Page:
Again, that equates to extra grip. But all that additional downforce needs be supported by far stiffer suspension, otherwise the car will be pressed so hard into the ground at speed its springs would compress fully and the thing would become undriveable. So we probably find ourselves with a firmer car that rides less fluidly along a bumpy road, as well as a noisier one.
Has the new GT3 gone too hardcore for its own good? We’ll have to put that one on ice for the time being because although I’ve spent an entire morning driving it, I’ve so far only done so on a very smooth race track. I’ve no doubt whatsoever this is comfortably the fastest and most capable 911 GT3 there has yet been, at least as far as circuit driving is concerned.
Actually, in that regard it is spectacularly good. But I can’t help but wonder what might have been lost, since a better track car will almost always be a less good road one. A sizeable part of a GT3’s appeal for me was always that as well as being spellbinding on track, they were also so brilliant to drive even on reasonably rough and uneven highways. Is that still the case? We should find out soon enough.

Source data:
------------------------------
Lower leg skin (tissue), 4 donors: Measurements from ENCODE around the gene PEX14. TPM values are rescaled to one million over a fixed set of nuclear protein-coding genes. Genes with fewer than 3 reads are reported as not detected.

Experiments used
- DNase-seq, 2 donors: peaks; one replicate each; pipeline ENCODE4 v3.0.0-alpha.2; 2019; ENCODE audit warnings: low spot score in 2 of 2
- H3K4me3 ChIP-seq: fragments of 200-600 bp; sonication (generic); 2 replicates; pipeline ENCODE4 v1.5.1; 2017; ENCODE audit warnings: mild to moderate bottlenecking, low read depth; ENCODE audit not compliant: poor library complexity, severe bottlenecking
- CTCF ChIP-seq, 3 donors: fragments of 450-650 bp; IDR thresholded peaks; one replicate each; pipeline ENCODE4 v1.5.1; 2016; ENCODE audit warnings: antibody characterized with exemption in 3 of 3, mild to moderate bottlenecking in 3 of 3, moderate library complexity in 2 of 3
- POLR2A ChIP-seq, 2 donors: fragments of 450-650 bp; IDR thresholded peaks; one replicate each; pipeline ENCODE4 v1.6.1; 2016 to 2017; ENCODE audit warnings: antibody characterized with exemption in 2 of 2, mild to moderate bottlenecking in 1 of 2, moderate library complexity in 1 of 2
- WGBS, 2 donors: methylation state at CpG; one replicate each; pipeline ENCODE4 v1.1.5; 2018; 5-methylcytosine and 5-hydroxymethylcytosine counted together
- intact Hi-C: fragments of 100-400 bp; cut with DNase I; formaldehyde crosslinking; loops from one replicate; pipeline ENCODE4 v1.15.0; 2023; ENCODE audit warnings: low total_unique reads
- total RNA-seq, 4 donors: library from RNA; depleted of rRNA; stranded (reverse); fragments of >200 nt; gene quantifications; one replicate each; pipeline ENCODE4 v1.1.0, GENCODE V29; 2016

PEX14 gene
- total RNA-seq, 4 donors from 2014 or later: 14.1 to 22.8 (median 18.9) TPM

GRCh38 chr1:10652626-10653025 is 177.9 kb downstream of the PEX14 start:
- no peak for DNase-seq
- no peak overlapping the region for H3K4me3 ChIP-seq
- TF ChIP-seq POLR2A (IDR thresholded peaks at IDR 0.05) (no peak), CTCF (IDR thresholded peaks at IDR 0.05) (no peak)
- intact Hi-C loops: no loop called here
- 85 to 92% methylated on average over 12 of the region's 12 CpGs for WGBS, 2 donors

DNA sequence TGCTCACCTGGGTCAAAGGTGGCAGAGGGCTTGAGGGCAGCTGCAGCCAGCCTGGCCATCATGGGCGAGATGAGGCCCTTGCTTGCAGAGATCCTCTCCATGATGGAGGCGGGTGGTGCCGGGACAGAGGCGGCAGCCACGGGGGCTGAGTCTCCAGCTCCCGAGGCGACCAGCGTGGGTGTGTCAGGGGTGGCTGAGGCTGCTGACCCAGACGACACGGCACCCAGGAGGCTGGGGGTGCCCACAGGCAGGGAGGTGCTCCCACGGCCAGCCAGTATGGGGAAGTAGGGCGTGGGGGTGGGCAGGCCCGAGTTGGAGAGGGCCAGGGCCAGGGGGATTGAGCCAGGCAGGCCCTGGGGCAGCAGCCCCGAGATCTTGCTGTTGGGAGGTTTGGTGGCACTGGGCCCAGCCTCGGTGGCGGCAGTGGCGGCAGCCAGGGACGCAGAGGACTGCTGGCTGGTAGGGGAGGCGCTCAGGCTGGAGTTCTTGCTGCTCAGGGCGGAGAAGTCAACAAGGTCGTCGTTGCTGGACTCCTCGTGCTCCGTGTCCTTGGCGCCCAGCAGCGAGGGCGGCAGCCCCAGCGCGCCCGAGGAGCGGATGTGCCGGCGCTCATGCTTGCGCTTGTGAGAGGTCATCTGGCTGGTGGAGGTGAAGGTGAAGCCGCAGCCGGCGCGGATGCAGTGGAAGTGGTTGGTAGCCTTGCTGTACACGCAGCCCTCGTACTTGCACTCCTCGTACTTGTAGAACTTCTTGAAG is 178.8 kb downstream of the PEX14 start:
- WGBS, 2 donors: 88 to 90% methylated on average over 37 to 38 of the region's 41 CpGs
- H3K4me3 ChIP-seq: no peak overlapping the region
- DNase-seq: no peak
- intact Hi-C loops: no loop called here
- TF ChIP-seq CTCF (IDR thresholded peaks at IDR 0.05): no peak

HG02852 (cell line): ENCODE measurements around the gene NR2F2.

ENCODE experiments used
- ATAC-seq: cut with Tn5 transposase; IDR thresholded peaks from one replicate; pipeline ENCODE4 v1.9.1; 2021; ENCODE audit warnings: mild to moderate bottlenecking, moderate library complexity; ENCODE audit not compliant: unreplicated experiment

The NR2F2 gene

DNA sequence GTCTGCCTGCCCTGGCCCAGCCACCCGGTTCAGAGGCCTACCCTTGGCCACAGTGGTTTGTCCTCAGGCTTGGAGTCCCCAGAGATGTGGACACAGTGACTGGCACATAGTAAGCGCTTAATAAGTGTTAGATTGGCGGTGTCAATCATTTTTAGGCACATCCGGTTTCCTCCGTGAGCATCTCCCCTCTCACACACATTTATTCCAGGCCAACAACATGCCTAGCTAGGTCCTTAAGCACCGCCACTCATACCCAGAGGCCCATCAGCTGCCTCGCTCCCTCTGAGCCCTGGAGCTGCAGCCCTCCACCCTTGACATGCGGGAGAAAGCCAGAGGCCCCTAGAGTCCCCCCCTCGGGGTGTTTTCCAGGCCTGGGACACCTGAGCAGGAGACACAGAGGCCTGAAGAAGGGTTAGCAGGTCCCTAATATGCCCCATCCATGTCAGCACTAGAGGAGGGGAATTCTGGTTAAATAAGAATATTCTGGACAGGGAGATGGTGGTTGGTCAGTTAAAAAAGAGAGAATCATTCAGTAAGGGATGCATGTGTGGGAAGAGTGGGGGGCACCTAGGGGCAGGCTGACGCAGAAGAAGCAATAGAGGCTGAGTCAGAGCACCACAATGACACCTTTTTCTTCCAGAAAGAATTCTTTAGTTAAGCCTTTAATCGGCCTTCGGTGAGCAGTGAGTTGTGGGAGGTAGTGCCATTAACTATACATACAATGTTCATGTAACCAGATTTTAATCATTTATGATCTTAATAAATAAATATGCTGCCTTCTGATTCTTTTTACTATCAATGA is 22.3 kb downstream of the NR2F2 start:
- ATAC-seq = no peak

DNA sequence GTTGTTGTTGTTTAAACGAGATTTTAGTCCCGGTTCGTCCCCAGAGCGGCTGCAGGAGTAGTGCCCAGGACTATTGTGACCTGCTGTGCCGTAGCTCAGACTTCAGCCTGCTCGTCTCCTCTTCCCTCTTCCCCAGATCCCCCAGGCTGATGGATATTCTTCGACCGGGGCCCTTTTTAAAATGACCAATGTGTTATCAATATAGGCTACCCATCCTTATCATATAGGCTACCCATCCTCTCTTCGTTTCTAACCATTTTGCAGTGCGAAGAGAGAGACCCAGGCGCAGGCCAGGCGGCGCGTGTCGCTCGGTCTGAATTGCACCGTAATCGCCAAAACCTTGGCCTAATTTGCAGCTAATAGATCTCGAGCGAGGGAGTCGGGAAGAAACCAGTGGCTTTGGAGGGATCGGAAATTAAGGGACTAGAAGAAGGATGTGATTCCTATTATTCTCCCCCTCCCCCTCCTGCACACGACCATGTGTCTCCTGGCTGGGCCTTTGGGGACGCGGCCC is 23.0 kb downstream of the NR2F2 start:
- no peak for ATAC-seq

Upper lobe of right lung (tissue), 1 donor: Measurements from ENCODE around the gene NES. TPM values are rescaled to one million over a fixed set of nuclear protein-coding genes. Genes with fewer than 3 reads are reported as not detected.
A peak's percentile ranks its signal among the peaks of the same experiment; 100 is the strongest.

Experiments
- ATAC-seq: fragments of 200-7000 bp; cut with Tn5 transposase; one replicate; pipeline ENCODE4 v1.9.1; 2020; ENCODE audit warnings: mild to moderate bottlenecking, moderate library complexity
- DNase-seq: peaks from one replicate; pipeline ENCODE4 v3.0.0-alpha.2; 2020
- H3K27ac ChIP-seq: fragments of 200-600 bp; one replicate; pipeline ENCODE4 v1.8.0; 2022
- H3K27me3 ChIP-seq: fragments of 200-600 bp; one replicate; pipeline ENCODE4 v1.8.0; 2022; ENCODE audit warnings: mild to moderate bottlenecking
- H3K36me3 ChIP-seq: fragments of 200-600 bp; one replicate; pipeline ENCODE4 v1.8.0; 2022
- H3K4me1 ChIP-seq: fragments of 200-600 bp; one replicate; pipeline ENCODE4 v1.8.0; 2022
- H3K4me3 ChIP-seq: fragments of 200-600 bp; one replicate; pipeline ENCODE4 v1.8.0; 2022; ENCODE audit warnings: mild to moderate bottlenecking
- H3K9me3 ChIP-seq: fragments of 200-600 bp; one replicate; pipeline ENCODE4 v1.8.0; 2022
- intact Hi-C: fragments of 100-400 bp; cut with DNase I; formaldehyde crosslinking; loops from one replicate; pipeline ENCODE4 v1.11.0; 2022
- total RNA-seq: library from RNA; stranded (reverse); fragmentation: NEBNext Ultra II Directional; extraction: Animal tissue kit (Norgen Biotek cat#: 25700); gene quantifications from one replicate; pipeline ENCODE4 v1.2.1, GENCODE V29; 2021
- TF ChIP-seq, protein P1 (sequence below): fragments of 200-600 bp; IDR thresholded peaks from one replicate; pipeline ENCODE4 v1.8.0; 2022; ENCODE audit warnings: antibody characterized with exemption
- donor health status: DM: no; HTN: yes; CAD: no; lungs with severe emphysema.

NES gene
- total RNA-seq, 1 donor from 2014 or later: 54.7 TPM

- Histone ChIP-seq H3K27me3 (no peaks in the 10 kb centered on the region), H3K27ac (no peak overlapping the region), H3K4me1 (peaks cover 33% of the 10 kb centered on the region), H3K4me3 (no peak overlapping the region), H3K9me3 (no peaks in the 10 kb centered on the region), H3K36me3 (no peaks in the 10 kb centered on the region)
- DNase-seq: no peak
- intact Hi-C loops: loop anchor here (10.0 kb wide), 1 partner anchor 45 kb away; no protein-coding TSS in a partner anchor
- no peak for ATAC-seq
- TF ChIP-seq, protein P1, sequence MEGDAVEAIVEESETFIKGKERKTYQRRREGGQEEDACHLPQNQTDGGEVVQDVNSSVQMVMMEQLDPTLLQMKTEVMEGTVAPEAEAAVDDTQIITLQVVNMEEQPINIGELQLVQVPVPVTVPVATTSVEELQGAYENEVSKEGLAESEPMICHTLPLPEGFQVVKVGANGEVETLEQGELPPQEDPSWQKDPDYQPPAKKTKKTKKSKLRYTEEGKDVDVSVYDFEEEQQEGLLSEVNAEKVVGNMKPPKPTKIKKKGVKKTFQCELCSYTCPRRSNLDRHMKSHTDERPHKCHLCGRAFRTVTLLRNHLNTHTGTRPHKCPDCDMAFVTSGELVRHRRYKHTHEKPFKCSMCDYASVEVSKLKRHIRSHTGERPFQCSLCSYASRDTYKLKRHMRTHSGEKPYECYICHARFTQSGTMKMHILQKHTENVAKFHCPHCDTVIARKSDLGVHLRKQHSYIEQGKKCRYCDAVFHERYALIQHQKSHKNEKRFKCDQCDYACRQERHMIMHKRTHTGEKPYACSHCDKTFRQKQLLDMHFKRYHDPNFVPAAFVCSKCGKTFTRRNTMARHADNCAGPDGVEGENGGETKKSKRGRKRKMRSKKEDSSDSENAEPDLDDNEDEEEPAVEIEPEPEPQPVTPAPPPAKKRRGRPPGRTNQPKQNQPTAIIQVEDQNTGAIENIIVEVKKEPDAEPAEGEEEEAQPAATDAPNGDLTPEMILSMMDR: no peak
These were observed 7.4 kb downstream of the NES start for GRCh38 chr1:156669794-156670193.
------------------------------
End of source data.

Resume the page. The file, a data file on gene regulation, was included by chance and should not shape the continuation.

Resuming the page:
Apart from that quantum leap in downforce (thanks in part to a new wing that hangs from its mounts rather than sitting atop them), the biggest mechanical change is the new double wishbone front suspension. That’s a road-going 911 first. Why this now, almost 60 years after the first 911 hit the road? Most likely it’s that same pursuit of marginal improvement away from the powertrain. Double wishbones mean less camber change in corners, so the outside front tyre will be pressed squarely into the road rather than toppling over where it can’t produce consistent grip. Wider tyres, double wishbones, more aero, a wider front track – you can almost feel how insistently the new GT3 holds a line just by reading that.